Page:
In Kenya there are 3 principle statutes that deal with Physical Planning
1. The Land Control Act
2. Physical Planning Act
3. Environmental Management and Coordination Act
Land Control Act regulates development, use and subdivision of agricultural land, it was designed to ensure that agricultural land is used and developed in such a way that good husbandry is not compromised. Consequently the process required that the regulatory institution known as the Land Control Board must be satisfied that the user of the land or the prospective user is capable of putting the land to productive agricultural use. For instance the Board may ask for what purposes the land is being purchased and whether it is being put to good use, secondly the board must ensure that land is not subdivided into sizes which are not capable of being put into agricultural use.
In practice what has happened is that the Land Control Board for various reasons has drifted away from monitoring agricultural use and has become a body for promoting family peace i.e. ensuring that the family is in agreement on whether to sell the land. They are not serving the intended purpose. The mechanism of the Land Control Land allows the Land to be used for purposes of environmental management but it has not been used thus.
The Physical Planning Act is a much more comprehensive statute that provides for physical planning and development control. The Physical Planning Act was enacted in 1996 repealing two earlier statutes the Town Planning Act (Planning in Urban areas) and the Land Planning Act (Planning in rural areas). The Physical Planning Act provides for planning in both urban and rural areas. It came into effect in November 1998 as a response primarily to the outcry relating to the excision in Karura Forest. Nevertheless it is now in effect. Institutionally the Physical Planning Act places the functions of Physical Planning in the Office of the Director of Physical Planning, administratively the director of physical planning is an officer in the ministry of lands. The Act states that the Director of Physical Planning is the chief government advisor on all matters related to physical planning and in that capacity he shall formulate physical development policies prepare physical development plans, advise the Commissioner of Lands on the alienation of government lands, advise the Commissioner of Lands and Local authorities on the most appropriate use of land and require local authorities to ensure the proper execution of physical development control. The Act establishes committees known as physical planning liaison committees at National, provincial and district levels. The function of these committees is to act as an appeal mechanism from the decisions of the Director of Physical Planning. The membership of these committees is comprised of permanent secretary as the chair, the Director as the secretary … it is top heavy full of government people.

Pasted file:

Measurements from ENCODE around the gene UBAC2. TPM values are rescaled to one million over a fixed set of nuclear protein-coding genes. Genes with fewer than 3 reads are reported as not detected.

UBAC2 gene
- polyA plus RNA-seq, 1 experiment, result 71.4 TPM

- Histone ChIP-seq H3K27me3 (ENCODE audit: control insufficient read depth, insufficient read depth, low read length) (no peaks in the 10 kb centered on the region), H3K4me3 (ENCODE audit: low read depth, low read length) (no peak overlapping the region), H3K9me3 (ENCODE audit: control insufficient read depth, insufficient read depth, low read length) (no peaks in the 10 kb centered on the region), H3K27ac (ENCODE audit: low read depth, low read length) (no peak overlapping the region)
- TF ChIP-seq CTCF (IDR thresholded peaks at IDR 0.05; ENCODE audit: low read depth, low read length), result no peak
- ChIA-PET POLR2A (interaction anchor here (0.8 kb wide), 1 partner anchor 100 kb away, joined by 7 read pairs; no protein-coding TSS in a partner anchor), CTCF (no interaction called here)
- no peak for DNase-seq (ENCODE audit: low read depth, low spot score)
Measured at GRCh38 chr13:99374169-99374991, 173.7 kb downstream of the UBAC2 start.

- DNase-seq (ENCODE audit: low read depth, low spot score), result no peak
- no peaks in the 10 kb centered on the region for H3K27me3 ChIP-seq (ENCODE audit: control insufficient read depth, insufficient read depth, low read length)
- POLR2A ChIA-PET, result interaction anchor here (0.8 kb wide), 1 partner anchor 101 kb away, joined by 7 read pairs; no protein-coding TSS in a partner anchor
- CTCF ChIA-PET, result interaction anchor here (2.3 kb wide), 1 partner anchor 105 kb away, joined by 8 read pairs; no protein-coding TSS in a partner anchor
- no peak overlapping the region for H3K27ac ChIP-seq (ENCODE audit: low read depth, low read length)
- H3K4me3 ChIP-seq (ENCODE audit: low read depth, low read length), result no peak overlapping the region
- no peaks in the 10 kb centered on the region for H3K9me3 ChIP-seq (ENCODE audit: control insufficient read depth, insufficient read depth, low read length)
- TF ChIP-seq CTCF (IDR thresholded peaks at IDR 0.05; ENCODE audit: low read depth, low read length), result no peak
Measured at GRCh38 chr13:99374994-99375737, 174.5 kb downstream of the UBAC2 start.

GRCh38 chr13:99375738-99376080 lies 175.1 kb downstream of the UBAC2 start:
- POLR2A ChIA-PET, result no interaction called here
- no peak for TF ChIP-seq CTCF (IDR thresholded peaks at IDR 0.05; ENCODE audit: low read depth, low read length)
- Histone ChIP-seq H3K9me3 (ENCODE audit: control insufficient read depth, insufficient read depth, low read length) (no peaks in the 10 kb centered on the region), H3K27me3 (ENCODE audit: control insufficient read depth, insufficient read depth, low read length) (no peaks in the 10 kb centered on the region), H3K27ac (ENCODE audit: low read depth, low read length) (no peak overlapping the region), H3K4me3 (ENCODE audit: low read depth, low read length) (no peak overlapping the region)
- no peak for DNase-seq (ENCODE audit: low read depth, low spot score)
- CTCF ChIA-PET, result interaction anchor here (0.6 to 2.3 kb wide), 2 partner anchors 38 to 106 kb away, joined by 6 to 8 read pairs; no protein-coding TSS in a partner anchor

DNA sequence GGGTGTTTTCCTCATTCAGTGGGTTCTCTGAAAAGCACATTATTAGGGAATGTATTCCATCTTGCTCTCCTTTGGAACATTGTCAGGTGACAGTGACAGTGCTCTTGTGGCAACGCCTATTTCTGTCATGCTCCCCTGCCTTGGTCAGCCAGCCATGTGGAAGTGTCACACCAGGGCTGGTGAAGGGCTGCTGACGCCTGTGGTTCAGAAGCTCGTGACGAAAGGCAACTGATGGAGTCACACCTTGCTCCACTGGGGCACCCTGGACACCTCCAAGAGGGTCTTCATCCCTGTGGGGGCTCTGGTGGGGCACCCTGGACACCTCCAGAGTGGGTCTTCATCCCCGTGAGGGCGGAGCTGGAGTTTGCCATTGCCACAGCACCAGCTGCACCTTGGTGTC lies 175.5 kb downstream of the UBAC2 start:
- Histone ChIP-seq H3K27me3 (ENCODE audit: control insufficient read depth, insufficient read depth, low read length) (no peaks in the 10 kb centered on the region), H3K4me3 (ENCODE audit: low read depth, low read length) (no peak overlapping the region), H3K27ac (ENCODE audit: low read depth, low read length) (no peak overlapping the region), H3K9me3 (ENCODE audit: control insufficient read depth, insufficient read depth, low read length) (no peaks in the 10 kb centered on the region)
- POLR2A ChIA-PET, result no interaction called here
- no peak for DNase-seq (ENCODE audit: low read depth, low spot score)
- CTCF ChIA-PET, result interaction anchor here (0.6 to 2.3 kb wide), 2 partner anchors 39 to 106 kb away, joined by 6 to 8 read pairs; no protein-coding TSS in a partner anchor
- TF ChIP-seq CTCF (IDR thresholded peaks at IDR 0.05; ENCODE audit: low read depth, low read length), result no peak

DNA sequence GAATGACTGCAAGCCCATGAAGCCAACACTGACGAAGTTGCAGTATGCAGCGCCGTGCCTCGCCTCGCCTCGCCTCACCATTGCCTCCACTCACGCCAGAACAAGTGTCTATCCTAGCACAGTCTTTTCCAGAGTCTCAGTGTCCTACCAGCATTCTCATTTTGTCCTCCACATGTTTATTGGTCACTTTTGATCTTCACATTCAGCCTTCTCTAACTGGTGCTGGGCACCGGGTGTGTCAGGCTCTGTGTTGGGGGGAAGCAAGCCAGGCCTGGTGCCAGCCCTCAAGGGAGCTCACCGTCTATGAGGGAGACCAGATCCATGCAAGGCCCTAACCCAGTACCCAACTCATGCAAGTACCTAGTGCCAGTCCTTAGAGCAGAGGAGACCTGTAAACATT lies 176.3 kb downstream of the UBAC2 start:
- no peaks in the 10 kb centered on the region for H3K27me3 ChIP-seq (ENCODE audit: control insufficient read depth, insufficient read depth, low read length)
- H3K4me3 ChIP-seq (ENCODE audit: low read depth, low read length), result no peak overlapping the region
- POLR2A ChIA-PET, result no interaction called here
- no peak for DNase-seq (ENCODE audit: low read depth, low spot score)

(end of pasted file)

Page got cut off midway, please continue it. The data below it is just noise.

The Act provides for three kinds of physical planning
1. Regional Physical Development Plan
2. Local Physical Development Plan
3. A special area physical development plan.
The regional physical development plan is prepared by the director with reference to any land with the area of authority of a county council for purposes of improving the land and providing for the proper physical development of such land. It is also designed to secure provision for transport, public purpose, utilities and services, commercial, industrial, residential and recreational areas and to make provision for the use of land for building and other purposes. A regional physical development plan is prepared for a rural area. The purpose of the plan is to provide for proper physical development and also to provide for commerce transport etc.
A local physical development plan is prepared with respect to land within the area of the city, municipal, urban or Town Council or any trading or market centre.
Under Section 23 the Director may declare an area with unique development potential or problems as a special planning area. The declaration of a special planning area enables the preparation of a physical development plan irrespective of whether such an area lies within the area of a local authority.